Media role in fight against HIV/AIDS


When HIV/AIDS first emerged in the early 1980s, there was a veil of secrecy about it. People used to murmur about a new disease whose victims endured unspeakable suffering.

In the early days of the pandemic, little was known about the virus. There was a great deal of fear about how it was spread and many people died from HIV-related illnesses. People who suffered from HIV/AIDS had to go through episodes of suffering, including extreme weight loss and helplessness before they died.

And when the media started reporting on the pandemic, it did some damages by producing powerful images and metaphors that helped shape myths and misperceptions of HIV/AIDS. This according to UNESCO, later contributed to stigma and discrimination against people living with HIV.

This column looks at how the media, especially journalists, can address myths and misperceptions surrounding HIV/AIDS. Increasing knowledge levels is key to health promotion, HIV prevention and positive behaviour change. Joseph Ngome, reporting for BBC radio in Kisumu, Kenya, recently noted that in village communities the subject of HIV/AIDS is still regarded as taboo. People, instead term it “chira”, which is understood to be an ailment that strikes the body slowly and persistently until one is so wasted and tired-looking that no modern treatment can help.

Ngome said villagers do not admit that AIDS is real. “Illness is believed to strike a man or a woman who goes against communal norms. And the consequences of these transgressions can only be treated by village ‘medicine men’.”

This is not unique to Kenya, as in many rural communities ‑ in Namibia and elsewhere in the region – speaking about HIV/AIDS is still regarded as taboo and interacting with those infected with the virus is not encouraged because the disease is seen as a bad omen. HIV/AIDS remains a controversial subject not only in Namibia but also on the African continent in general.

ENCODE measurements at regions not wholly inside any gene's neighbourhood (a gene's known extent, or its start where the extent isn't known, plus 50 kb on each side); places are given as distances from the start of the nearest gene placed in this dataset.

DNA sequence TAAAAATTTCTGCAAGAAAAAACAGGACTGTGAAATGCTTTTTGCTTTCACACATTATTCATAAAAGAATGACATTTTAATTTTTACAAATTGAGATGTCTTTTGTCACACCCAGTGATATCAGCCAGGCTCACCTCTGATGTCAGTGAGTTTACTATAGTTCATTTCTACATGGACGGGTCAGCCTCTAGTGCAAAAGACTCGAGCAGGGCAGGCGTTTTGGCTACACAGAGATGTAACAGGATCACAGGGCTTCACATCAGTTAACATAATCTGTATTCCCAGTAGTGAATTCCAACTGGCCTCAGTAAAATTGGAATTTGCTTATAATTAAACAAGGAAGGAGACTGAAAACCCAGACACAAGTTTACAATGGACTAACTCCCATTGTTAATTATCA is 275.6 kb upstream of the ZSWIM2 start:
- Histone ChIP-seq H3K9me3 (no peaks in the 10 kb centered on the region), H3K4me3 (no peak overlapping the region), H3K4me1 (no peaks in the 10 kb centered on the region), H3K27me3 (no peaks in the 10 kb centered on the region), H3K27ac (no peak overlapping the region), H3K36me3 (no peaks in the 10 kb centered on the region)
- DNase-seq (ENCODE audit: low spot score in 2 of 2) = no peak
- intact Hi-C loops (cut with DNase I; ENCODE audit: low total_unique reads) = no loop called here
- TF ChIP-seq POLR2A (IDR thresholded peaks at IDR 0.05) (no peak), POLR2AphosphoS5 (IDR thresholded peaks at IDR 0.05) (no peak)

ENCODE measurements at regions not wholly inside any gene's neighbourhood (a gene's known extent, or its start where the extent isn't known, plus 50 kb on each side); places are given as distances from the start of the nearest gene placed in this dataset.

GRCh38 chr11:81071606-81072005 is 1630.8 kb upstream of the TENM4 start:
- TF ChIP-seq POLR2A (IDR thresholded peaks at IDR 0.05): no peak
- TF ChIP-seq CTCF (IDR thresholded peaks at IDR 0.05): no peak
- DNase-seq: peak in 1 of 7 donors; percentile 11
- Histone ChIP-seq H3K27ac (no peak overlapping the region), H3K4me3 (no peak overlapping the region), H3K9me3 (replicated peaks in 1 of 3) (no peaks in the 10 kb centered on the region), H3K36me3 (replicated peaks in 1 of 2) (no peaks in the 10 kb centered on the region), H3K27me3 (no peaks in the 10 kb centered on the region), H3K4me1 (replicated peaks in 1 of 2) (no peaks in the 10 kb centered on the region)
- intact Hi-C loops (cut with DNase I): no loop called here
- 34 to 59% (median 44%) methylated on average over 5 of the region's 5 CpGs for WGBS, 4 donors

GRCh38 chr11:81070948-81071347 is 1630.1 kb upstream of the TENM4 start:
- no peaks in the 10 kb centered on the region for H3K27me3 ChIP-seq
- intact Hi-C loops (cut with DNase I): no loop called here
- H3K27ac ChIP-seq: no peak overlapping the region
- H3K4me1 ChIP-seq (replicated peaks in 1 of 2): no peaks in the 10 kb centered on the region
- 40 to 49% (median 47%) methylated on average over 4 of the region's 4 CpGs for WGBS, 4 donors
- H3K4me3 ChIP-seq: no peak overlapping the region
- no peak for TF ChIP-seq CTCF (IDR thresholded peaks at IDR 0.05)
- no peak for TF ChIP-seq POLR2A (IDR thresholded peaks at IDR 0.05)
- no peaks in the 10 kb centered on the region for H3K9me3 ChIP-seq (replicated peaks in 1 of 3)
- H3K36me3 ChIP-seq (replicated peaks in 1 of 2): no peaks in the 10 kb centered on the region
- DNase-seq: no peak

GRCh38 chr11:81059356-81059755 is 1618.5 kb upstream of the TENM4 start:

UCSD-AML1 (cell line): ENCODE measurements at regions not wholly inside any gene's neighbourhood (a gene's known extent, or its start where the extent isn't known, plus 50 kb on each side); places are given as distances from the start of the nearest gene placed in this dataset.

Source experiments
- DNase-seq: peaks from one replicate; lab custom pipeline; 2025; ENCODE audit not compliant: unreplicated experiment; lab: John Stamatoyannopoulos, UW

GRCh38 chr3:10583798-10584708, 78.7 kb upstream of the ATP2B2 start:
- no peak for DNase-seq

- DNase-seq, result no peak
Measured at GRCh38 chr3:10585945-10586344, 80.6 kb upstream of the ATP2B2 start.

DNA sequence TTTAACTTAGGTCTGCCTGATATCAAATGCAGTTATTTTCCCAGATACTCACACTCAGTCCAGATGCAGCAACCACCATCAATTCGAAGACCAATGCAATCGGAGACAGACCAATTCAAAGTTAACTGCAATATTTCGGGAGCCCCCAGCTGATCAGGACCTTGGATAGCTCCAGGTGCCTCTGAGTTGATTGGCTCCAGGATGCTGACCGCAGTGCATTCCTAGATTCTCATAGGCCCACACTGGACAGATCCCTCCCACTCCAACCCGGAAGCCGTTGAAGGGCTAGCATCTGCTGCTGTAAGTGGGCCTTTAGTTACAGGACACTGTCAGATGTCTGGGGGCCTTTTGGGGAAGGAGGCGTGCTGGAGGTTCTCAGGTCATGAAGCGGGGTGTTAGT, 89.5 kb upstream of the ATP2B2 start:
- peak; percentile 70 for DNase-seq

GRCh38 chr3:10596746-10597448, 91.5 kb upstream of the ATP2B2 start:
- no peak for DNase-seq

Ngome noted that the science involved with understanding the disease, its prevention and treatment, is also quite complicated such that the public ‑ and even medical experts ‑ are often confused in terms of how to act.

This might explain the low level of news coverage on HIV/AIDS-related issues, which has decreased considerably.

Despite the fact that medical science has revolutionised the treatment of HIV, many journalists seem reluctant to take up the challenge of critical and accurate coverage of health issues, with particular focus on the HIV pandemic. Research conducted by the Media Observatory in South Africa showed that news on HIV and AIDS in the print media fell by 63 percent between 2003/4 and 2007/8. HIV is also less likely to make the front pages of newspapers, and specialist HIV reporters have declined from 50 in the first study period to seven in the second. Today, someone diagnosed early with HIV can be treated effectively, is unlikely to develop AIDS, and instead can live a long life, work, exercise, even have a family if they choose. Despite advances in treatment, social attitudes are changing much more slowly. Although evidence shows public knowledge of HIV in Africa is increasing, there is still lack of understanding about HIV.

Therefore, media need to play an important role in communicating to the public what exactly it means to live with HIV today. What journalists convey in their stories will be able to change the perceptions many have about HIV/AIDS. Understanding the advances in knowledge and treatment around HIV is vital to the journalists in order for them to be able to report accurately about the virus.

Accurate reporting benefits public health, dispels myths, undermines prejudice and increases understanding. It contributes positively to the way HIV is addressed around the world. For instance, media can help dispel the disturbing incidences where people are making claims that they have been cured of HIV/AIDS by prayers.

Journalists must step in to counter these dangerous claims made by some churches that there is still no cure for HIV infection. However, there are treatment options that can help people living with HIV experience long and productive lives. With development of effective HIV treatment, HIV infection does not necessarily lead to AIDS, but it is important to reflect this in our reporting that a person is not completely cured of the virus.

October 2013
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